Extreme DUI Penalties Enhanced

In 2007, Arizona’s State Legislature passed two extreme DUI bills which conflicted with one another. One bill prohibited judges from reducing the extreme DUI minimum 30 day jail sentence, while the other bill permitted judges to reduce the sentence.

To resolve this conflict, the State Legislature passed Senate Bill 1004, which takes away a judge’s discretion to suspend any portion of a jail term for a person convicted of extreme DUI.

The Arizona Republic has reported:

Lawmakers moved swiftly Thursday to make more penalties for extreme drunken driving mandatory, a change designed to bring two conflicting provisions of the law into agreement.

Judges no longer would have discretion to waive a portion of the 30-day sentence required for first-time extreme-DUI offenders as well as a portion of the 120-day sentence mandated for second offenders. Judges now can waive 10 days of the first-time sentence and 60 days of the second-time sentence if the offender has completed a court-ordered education, treatment or substance-abuse-screening program.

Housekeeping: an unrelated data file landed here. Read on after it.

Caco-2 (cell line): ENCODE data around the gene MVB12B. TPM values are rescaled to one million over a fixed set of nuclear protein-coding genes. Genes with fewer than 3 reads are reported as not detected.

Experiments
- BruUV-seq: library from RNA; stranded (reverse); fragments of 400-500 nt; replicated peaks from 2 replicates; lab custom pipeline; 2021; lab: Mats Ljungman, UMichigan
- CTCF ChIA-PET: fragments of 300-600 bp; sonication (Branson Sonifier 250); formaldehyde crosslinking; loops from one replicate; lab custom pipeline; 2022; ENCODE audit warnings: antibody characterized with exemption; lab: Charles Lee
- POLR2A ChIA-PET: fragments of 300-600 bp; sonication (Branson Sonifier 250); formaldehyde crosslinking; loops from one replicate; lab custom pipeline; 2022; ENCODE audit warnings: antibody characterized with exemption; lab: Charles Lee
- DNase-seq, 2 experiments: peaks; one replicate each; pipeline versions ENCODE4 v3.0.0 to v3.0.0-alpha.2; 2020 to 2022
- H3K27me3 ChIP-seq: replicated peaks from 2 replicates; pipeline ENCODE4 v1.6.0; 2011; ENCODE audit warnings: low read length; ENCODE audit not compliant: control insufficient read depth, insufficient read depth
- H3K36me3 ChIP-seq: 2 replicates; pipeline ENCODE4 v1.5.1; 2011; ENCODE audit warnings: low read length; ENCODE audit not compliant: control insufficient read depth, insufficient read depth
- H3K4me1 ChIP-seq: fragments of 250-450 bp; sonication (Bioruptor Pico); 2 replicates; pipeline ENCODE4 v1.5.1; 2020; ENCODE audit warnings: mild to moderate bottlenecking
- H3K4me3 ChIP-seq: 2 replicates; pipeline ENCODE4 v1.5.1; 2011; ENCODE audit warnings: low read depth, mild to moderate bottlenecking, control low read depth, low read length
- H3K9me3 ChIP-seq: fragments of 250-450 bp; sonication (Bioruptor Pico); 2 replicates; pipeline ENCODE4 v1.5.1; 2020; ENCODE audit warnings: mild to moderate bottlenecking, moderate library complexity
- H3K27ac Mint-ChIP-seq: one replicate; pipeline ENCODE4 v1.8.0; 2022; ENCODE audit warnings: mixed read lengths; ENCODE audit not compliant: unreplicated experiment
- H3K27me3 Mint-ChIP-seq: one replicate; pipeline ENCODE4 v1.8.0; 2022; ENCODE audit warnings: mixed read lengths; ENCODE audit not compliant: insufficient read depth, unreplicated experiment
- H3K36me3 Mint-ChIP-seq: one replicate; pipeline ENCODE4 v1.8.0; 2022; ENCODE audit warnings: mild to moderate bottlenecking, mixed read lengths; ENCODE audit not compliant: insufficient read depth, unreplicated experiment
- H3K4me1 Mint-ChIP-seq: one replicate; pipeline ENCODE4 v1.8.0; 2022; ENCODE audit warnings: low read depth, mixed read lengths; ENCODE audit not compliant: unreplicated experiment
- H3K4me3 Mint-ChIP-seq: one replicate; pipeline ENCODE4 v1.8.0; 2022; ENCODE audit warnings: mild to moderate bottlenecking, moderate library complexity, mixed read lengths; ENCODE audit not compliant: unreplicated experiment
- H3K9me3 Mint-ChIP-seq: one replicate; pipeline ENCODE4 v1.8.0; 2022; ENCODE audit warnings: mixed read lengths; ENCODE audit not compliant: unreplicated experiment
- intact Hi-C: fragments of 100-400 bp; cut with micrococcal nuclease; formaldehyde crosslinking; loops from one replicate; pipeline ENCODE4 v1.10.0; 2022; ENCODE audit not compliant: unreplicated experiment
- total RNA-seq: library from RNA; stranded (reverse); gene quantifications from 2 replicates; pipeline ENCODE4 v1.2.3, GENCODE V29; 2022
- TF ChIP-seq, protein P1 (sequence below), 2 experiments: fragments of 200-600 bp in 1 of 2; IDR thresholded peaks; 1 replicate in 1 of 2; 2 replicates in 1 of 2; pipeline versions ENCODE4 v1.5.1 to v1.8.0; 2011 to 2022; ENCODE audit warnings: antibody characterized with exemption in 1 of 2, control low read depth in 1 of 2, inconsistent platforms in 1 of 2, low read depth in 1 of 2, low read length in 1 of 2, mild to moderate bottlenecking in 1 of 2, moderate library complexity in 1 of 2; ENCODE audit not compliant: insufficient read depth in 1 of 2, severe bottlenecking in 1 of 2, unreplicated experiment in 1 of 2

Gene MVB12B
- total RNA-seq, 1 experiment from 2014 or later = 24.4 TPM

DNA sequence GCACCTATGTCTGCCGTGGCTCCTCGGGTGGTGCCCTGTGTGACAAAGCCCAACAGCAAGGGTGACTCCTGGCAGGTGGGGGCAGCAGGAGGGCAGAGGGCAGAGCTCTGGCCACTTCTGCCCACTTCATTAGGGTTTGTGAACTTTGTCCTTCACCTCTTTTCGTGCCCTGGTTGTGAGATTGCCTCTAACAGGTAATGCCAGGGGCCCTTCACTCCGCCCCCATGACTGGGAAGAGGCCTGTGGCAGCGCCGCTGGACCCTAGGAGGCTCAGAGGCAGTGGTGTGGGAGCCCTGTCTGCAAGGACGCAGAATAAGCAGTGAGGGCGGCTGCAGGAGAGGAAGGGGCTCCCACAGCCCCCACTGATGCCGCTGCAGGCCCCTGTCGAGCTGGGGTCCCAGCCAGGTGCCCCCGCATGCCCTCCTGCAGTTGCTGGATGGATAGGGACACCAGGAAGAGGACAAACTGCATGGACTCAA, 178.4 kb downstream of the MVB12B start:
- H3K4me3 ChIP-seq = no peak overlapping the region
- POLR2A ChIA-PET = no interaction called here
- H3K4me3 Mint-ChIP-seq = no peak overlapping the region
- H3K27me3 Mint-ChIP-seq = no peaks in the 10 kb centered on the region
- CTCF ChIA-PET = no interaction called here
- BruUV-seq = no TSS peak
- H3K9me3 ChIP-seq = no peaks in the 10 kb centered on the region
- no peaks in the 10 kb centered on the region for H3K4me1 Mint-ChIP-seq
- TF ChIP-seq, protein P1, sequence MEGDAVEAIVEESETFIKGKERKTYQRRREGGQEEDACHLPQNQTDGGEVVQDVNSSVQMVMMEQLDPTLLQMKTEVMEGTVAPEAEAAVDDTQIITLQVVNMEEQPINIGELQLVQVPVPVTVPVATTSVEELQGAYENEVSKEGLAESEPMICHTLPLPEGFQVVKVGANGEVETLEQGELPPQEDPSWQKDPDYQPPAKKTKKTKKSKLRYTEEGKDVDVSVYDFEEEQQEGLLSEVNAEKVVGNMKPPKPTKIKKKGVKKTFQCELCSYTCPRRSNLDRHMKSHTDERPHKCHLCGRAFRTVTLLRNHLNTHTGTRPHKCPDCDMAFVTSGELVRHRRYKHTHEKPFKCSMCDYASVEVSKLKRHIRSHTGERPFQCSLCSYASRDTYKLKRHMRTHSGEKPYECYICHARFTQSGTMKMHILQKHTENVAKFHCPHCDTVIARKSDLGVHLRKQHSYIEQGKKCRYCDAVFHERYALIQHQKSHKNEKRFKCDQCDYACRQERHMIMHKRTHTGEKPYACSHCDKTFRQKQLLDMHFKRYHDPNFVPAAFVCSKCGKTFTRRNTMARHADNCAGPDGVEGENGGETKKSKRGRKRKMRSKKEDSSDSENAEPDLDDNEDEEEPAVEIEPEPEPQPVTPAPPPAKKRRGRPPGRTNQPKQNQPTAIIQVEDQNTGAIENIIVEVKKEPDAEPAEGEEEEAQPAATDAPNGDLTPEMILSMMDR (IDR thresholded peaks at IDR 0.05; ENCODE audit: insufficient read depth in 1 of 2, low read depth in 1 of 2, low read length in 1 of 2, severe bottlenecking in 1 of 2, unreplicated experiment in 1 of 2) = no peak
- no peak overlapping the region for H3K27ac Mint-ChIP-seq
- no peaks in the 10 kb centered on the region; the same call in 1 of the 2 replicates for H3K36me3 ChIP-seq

…The bill passed the Senate Public Safety and Human Services Committee on a unanimous vote.

As stated in the example above, a first time extreme DUI conviction in Arizona previously required a minimum 30 day jail sentence, of which 20 days could be suspended, provided the defendant successfully completed an alcohol or drug screening (and any recommended treatment.)  So persons convicted of extreme DUI actually only had to serve 10 days. The sentencing language usually read Defendant is sentenced to 30 days of jail and 20 of those days will be suspended upon successful completion of a drug and alcohol screening. Under the new bill, persons must serve the full 30 days.

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